3. The role of the Class struggle

By its pioneering struggles for the basic means of survival, the emergent proletariat in the artisanal and manufacturing centres, which had been developing since the 19th century, formed itself as a class and began to play a significant historical role. It was thus able to take a major part in the revolutionary process which was unleashed after the First World War. Its tradition of strike-action and other forms of struggle, coupled with the European experience of a section of the immigrant workers, enabled the Brazilian proletariat of Rio de Janeiro, Sao Paulo and Porto Alegre to exercise a crucial influence on the revolutionary movement which carried the bourgeoisie to power. For there had been a rapid development of the organization of the Brazilian working-class in the years before 1930, with the spread of the capitalist relations of production diffused by the ‘industrial revolution’.

However, there were other phenomena which also had an important bearing on the growth of the working-class. These were all, in one way or another, linked to changes in the agrarian sector. Massive European immigration was beginning, caused by the expansion of coffee-culture, the inception of factory production and the suppression of the slave-trade in the mid-19th century (under British pressure). Capital involved in the slave-trade was being diverted into non-agricultural activities. The first tariff walls were going up. These simultaneous and interrelated phenomena laid the foundations of industrialization.

As a result, slavery itself was abolished in 1888, and the major obstacle to the radical separation of the producers from the means of production was removed. For the slave was in many respects himself a means of production. Consequently, after a certain point slavery obstructed the economic rationality characteristic of a fully developed capitalist mode of production. Its abolition was a further precondition of industrialization.

Finally, the chronic crises in coffee-culture forced many labourers into the cities and towns or back into the subsistence sector; there they provided a pool of labour which manufacturing industry could draw upon when it needed. The availability, indeed excess supply of labour was consequently increased with a decisive structural impact on the development of the economy. Industrialization had now become a possible historical option, as the effects of industrial capitalism spread throughout the world. Capital, labour and technology became available with the direct or indirect protectionism created by special legislation and the repercussions of the First World War and other capitalist crises on Brazil. Thus entrepreneurial openings emerged and entrepreneurs duly appeared. In a socio-cultural context which had fostered consciousness both of the possibility and necessity of developing the forces of production, entrepreneurial activity was in fact an inevitable outcome.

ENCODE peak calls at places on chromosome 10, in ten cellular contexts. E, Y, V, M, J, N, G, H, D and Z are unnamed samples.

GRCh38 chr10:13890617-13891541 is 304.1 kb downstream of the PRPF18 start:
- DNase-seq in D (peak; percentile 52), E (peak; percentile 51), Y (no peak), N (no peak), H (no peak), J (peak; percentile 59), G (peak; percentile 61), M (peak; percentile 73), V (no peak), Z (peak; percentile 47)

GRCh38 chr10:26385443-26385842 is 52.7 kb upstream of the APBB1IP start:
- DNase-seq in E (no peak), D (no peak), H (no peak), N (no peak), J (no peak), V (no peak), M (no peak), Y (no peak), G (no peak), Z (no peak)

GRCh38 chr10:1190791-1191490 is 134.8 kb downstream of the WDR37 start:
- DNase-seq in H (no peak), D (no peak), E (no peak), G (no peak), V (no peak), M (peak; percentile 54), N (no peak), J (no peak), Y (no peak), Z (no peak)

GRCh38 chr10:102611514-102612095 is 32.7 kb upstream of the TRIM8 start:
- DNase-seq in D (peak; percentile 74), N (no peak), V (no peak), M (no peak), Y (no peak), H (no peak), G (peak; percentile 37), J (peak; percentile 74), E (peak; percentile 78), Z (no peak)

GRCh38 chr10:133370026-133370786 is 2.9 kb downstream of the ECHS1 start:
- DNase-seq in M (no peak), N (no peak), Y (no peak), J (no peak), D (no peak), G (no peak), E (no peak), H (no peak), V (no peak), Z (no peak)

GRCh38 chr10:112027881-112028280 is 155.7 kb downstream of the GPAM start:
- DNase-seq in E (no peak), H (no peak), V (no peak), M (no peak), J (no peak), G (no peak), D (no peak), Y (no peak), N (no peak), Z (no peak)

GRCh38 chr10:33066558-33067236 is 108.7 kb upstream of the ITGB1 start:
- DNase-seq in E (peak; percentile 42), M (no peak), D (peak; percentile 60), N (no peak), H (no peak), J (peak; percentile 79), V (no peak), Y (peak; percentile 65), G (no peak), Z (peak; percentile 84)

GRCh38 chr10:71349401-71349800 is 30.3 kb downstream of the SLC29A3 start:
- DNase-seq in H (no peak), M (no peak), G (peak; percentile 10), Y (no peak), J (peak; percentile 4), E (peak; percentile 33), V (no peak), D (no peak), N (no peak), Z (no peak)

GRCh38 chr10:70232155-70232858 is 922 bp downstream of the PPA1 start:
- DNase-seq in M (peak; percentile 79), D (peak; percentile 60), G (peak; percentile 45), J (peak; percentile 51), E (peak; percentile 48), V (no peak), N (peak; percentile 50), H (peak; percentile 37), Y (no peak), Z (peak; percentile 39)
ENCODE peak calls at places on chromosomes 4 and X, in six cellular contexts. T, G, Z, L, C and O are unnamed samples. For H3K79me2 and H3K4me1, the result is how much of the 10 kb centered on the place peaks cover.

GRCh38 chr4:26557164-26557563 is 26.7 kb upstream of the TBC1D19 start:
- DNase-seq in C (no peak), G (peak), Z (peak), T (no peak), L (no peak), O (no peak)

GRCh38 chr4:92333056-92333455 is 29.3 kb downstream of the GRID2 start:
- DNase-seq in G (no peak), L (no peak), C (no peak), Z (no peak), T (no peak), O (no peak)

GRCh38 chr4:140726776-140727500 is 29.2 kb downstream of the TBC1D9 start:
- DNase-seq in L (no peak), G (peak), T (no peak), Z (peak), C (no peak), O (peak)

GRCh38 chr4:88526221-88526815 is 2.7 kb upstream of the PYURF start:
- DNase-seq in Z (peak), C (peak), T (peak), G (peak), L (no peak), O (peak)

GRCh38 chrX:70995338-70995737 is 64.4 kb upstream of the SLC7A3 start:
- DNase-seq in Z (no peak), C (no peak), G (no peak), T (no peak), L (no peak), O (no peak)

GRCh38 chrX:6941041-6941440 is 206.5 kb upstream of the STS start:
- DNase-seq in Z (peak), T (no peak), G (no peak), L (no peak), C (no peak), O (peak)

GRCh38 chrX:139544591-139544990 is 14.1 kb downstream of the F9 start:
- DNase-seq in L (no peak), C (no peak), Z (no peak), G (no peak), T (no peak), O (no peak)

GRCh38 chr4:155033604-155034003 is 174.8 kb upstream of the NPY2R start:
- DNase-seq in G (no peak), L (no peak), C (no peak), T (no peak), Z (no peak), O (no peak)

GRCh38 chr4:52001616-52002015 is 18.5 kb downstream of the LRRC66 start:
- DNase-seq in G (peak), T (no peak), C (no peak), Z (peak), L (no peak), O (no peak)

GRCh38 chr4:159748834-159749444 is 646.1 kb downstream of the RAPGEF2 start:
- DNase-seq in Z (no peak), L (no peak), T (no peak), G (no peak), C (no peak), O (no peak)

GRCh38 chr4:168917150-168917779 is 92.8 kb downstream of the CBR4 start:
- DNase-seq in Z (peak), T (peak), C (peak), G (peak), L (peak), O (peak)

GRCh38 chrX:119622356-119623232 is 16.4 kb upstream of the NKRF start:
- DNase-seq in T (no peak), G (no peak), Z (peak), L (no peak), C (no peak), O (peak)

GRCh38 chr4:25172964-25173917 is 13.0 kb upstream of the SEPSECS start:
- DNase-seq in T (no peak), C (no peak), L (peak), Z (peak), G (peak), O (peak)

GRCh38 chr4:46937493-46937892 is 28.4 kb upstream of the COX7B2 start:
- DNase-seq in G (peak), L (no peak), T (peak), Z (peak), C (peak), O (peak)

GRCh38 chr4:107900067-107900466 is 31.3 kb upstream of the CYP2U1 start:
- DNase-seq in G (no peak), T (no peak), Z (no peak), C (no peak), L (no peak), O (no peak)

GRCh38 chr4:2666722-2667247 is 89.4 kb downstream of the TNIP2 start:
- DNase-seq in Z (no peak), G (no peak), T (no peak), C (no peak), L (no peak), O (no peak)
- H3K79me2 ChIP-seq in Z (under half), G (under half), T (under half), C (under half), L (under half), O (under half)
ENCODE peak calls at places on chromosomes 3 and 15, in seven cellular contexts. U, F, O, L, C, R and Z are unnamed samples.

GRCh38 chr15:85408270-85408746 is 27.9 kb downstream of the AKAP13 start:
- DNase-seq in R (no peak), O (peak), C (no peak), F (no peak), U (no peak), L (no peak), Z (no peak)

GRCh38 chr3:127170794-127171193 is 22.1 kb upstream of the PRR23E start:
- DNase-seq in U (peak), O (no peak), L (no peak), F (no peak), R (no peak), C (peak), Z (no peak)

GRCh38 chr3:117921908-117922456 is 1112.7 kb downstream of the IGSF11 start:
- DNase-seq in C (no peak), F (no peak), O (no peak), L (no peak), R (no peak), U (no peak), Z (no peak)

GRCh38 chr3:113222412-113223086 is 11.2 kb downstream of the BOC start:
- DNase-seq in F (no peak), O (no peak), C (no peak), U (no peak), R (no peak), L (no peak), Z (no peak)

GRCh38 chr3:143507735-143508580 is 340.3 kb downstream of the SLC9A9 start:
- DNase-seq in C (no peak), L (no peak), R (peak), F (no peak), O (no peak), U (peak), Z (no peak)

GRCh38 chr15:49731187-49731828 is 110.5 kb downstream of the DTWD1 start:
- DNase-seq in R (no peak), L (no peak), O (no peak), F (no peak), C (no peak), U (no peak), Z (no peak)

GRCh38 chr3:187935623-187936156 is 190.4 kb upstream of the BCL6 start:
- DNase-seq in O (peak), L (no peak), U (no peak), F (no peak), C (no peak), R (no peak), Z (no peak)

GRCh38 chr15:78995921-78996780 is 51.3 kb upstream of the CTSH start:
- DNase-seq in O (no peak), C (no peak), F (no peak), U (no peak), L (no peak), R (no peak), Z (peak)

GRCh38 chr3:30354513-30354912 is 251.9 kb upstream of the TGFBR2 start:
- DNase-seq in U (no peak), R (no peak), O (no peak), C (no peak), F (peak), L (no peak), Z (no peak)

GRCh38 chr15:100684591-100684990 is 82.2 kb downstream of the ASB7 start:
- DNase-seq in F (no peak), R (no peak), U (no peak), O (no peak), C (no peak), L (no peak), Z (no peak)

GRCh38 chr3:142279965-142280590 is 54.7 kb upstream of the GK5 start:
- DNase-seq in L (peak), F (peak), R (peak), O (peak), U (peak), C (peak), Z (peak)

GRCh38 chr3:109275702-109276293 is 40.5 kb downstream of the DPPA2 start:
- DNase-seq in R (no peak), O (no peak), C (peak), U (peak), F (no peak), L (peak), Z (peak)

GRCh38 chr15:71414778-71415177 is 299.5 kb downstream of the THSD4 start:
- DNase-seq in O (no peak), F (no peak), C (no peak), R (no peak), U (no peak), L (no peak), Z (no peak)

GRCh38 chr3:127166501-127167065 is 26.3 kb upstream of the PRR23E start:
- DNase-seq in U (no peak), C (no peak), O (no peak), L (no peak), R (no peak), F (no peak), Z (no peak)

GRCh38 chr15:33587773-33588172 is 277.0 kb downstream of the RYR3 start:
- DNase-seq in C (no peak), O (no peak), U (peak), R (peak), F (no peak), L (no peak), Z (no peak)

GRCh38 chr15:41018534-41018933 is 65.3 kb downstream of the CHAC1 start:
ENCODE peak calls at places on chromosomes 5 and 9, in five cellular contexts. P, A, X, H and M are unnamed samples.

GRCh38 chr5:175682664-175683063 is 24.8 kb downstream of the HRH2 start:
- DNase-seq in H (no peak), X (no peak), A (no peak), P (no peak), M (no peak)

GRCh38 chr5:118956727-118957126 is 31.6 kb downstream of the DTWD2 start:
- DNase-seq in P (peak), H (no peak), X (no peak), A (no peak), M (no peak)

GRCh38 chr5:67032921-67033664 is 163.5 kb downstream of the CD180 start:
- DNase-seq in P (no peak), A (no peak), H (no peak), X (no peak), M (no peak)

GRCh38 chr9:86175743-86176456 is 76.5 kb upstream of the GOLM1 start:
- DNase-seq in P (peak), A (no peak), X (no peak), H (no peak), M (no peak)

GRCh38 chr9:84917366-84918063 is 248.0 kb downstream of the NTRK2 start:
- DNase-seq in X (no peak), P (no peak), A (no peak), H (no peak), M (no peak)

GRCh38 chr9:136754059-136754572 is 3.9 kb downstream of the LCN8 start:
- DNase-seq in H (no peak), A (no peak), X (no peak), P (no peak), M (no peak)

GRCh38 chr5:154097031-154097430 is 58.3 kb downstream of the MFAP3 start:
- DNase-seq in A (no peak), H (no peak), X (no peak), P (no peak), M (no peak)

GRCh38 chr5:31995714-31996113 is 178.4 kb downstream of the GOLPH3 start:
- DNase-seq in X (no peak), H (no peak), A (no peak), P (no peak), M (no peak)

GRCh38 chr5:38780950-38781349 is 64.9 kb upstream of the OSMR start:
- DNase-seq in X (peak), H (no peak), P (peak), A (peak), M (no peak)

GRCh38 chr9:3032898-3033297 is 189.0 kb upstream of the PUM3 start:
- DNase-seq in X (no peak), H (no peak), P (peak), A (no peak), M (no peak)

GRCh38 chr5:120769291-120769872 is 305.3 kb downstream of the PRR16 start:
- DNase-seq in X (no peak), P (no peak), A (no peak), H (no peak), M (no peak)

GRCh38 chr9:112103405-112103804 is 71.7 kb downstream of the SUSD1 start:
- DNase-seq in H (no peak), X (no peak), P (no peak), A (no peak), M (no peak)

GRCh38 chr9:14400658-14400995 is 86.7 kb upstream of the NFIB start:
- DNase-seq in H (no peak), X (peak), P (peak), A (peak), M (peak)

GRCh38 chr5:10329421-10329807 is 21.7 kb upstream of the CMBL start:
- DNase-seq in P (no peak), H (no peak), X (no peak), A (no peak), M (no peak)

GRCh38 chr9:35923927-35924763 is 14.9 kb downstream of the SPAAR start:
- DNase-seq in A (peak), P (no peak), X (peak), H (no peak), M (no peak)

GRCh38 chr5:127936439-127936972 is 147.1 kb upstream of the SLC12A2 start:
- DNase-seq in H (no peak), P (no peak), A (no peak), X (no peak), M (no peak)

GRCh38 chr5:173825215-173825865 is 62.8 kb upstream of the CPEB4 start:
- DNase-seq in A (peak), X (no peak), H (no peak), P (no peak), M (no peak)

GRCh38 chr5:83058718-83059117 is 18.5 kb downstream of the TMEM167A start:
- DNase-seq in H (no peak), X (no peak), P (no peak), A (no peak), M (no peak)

But this transformation was neither easy nor immediate. It was not simply a matter of reordering the different factors of production. To release the new economic forces at work, the resistance of the agrarian-commercial bourgeoisie, which controlled the State apparatus and the agencies of national economic policy, had to be overcome. Numerous facets of the social, political, juridical and cultural order were incompatible with the needs of the nascent industrial capitalism: the electoral system, the power of the ‘colonels’ (coronelismo), the lack of democratic procedures for forming the necessary elites, the fragility of the legislation protecting mines and natural resources, the inefficacy of tariff barriers, the disarray in class relations, the rigidity in style of domination which marked successive governments, and so on. The rise of the industrial bourgeoisie thus inexorably entailed a class struggle which created and fuelled the political movements of the time. Thus, even before 1930, the industrial bourgeoisie had begun to use the proletariat as an instrument or an ally.

The State apparatus was controlled by representatives of the ‘agrarian aristocracy’, which could not change it without repudiating itself. For the necessary innovations would have involved a break with imperialism and a transformation of the levers of power and economic policy which it could not effect without self-contradiction: for the agrarian bourgeoisie was essentially an appendage of international capitalism.